The meeting discussed ways and means without a dissenting voice and in a few minutes the required capital was oversubscribed. All that was now to be decided was the choice of a sea captain and crew. What they hadn't taken into account was the attitude of many radical Presbyterians in Belfast. Thomas McCabe, a goldsmith and watchmaker from North Street and a member of the First Presbyterian Church in Rosemary Street, had arrived as the meeting was nearly over. The business was explained to him. He is said to have stood silently for a few minutes before he began to talk. He discussed the aims and objects of the company, ticking off the points one by one. Cunningham’s attempts to answer him were silenced. One by one the businessmen present withdrew their support which meant that the slave-ship company never saw the light of day.

McCabe’s speech is not recorded but the last sentence he is supposed to have uttered has been part of Belfast’s folklore , “May God wither the hand and consign the name to eternal infamy of the men who will sign that document.
Thanks to the intervention of Thomas McCabe, Belfast did not become a major slave trading port and Olaudah Equano had a hero’s welcome just a couple of years after the ill-fated meeting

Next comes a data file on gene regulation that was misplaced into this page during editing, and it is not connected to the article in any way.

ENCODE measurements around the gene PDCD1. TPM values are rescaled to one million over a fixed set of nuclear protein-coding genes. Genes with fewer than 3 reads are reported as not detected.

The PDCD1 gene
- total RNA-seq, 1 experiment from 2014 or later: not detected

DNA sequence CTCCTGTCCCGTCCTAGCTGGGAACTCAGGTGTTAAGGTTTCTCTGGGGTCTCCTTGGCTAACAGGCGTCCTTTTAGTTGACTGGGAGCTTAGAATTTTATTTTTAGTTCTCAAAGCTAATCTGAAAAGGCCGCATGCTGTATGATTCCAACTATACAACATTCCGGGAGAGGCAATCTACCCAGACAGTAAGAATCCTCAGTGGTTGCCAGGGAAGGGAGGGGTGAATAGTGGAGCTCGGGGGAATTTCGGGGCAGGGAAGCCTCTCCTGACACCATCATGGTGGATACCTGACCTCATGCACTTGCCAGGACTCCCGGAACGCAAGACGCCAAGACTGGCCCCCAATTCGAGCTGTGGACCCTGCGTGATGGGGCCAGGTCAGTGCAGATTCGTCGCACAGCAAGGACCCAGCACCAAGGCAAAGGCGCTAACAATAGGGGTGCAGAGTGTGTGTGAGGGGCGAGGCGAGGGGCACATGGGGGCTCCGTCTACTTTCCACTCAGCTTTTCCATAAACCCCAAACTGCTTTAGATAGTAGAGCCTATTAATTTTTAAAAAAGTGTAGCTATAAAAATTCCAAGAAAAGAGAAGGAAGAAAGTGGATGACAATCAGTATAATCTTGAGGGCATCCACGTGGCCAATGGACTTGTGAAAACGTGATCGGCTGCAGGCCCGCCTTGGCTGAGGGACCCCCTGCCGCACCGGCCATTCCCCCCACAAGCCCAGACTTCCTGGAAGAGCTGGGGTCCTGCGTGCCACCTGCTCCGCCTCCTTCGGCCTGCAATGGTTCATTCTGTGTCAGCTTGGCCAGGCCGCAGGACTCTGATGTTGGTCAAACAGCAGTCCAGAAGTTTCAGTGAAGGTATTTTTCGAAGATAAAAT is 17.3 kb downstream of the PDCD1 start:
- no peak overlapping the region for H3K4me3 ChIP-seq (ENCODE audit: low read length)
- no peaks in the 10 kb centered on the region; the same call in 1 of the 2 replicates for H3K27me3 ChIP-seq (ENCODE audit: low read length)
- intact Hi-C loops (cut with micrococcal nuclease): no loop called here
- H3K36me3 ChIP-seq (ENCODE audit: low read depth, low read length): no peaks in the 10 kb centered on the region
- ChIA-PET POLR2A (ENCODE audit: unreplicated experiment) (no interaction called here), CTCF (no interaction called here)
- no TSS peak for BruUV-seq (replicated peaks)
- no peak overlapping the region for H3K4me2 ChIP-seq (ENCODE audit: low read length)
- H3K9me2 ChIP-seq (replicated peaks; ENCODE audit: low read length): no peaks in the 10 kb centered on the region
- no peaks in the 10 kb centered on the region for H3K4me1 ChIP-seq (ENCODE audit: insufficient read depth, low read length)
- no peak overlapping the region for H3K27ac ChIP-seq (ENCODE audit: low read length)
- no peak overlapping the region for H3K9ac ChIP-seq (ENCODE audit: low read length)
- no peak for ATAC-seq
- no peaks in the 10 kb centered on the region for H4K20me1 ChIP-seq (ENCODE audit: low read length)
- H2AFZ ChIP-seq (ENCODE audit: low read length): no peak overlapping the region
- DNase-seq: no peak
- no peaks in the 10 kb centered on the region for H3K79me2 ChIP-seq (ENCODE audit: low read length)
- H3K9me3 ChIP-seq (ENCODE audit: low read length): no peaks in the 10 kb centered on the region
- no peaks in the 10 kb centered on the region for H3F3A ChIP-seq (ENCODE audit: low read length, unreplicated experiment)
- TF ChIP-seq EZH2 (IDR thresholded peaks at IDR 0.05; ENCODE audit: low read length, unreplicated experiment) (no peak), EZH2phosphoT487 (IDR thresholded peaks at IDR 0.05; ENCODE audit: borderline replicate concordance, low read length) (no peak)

Almost 50 years later Belfast played host to another freed slave. Frederick Douglass was as born into slavery in Maryland in 1818 and, once he had escaped, became one of that century's most prominent abolitionists.
After he escaped, in 1838, he got married, changed his surname, and joined the anti-slavery movement becoming one of the most well known campaigners of his time, with a talent for public speaking, as he travelled around telling people about life as a slave.


However, there were some elements who doubted his story. Frederick went on to publish his autobiography entitled ‘Narrative of the Life of Frederick Douglass, an American Slave’ in 1845 as a means to tell his full story. This put him at an even greater risk of recapture and so he sailed to Ireland and Britain.
He spent three months touring Ireland in 1845, speaking in Dublin, Waterford, Limerick and Belfast. Douglass returned to Belfast in June 1846 and gave further talks in support of the abolition of the slave trade.
Fredrick Douglass’s visits to Belfast left a lasting impression on those who heard him speak.

The Belfast Newsletter of the 29 September 1846 reported that a group of women in Belfast were inspired by his visit to set up an ‘Anti-Slavery Association’ in late 1845. The Association invited people to contribute items to be sent and sold in America at Anti-Slavery bazaars. These bazaars were one way the abolitionist movement could raise much-needed funds.

Probably the best known member of this movement was Mary Ann McCracken.
A proposal to erect a statue to Frederick Douglass was passed at Belfast City Council last November. The statue will be in Rosemary Street where he made a famous speech in 1845.
"This statue will not only be a tribute to Douglass, but also to the anti-racism movement in Belfast and across Ireland," said Ciarán Beattie of Sinn Féin.
"From Belfast to the world, this is a clear and unambiguous message – Black Lives Matter," he added.